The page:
To improve the look of retro games on LCD TVs you may like to try Scanlines. It’s beyond me to be able to explain them, and there’s already the perfect guide on the web for it.
I found out about Scanlines when I learnt about different scalers, I then discovered you can buy a Scanline Generator called the SLG3000 to add and alter scanlines on a VGA signal. Since the SLG3000 was released, a couple of other interesting products have come onto the market.
And then, thanks to GamesX I found this page which shows that you can make your own VGA Scanline Generator, it’s a lot more basic than the SLG3000 because it only lets you select odd or even scanlines, but it’s certainly impressive and costs only a couple of pounds to make. The original post shows it using 74LS74 and 74LS125, I’ve also used the 74HC74 and 74HC125.
I really should get some prototyping breadboard to save me some time and parts! But, this was my prototype I made.
You can’t see the VGA sockets that are on the end of the wires coming off the board, but there’s a male and female VGA connector, they are linked together and the +5v, GND, R, G, B, H and V signals from the board attach to the relevant pins on one (doesn’t matter which) of the VGA connectors.
Just in case the diagram ever vanishes from the forum post or website linked above, here’s a copy of it..
..and here’s my scribble on how to wire this thing up, I haven’t used veroboard this time, I’ve gone for Matrix board
When I drew the diagram above, I used a seperate pin for power (VGA 9) which had 5v on one of my VGA devices, on another though, it wasn’t connected, so it’s not a reliable source for power. I’d read that you can use the Vertical Sync signal as a power source, I tried this and it worked, so you could just link up Pins 1 and 14 of the 74HC74 chip.
If you’re incorporating this into something else, you can always use a separate PSU for it (like when I added this to my RGBS to VGA scaler, I soldered it to the power plug on the scaler), the chips are meant to require 5v, but at the moment mine are working at 3v without any problems.
I’m afraid I haven’t got time to do a complete step by step guide for this. But I’m hoping that the diagrams above, photo’s below and any notes I made are enough to help you out :-) The design can fit comfortably on a piece of matrix board 9 x 10 holes.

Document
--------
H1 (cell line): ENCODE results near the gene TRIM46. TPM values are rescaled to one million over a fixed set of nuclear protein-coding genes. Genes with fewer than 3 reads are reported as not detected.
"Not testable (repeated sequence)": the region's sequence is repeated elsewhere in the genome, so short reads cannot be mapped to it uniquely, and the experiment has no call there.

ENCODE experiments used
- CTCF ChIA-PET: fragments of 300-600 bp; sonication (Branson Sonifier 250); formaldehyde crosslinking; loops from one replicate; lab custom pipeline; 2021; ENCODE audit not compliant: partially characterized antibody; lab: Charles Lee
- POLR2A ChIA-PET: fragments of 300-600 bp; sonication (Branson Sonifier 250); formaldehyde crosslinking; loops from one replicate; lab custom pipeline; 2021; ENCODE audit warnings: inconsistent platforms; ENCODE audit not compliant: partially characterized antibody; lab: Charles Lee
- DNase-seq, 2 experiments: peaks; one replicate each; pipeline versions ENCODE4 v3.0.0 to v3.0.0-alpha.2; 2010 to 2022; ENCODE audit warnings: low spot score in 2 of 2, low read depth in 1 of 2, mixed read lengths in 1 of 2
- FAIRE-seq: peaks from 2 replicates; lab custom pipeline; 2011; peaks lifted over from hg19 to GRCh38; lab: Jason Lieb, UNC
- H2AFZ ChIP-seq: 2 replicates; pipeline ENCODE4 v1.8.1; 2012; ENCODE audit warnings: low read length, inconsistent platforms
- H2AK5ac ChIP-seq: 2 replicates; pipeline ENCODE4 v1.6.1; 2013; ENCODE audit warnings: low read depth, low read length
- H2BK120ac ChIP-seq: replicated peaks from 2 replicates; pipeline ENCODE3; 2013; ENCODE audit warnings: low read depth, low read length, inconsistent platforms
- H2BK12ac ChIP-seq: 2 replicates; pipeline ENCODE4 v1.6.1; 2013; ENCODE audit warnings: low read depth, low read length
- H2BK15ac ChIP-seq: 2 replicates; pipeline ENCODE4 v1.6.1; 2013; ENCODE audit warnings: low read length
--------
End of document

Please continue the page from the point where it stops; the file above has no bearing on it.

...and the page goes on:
The following photos show me making two boards up at the same time, allowing me to show you both sides of the board as I go along.
I started by soldering the chips in place. The 74 chips is at the top of the photos, the 125 chip at the bottom. Then solder the links up for GND and Power. I use the parts of legs that I’ve previously cut off of resistors, LEDs etc, you can use wire or whatever you have to hand. Remember to bridge the gap between the links and the relevant chip legs. Heat up both points and add some additional solder and it will fill the gap.
Now I’ve used more old left over resistor legs to link up more points on the underside of the board.
A few more links now, this time I’ve used Kynar wire, stripped, bent and soldered into place (you might be able to make out from the first photo how I strip the W shaped piece of wire, the wire strippers are indispensable)
Now the RGB wires are soldered into place. Remember to link the wires to the chip legs with blobs of solder (in the second photo, I have highlighted the links) Strictly speaking, it doesn’t matter which of these 3 points is red, green or blue.
And then the Horizontal and Vertical Sync wires
Here’s my switch wired up, the wire is from an IDE cable, to keep things simple I used the red wire for the middle of the switch
Nearly there, it’s just power now. You have two options, get power from an external source (right of the photo), or power from Vertical Sync (may or may not work, depends on your VGA device, I think the LS chips are able to work with a lower voltage)
Here’s one of the boards stuck to the underside of my RGBS to VGA scaler (GBS-8220).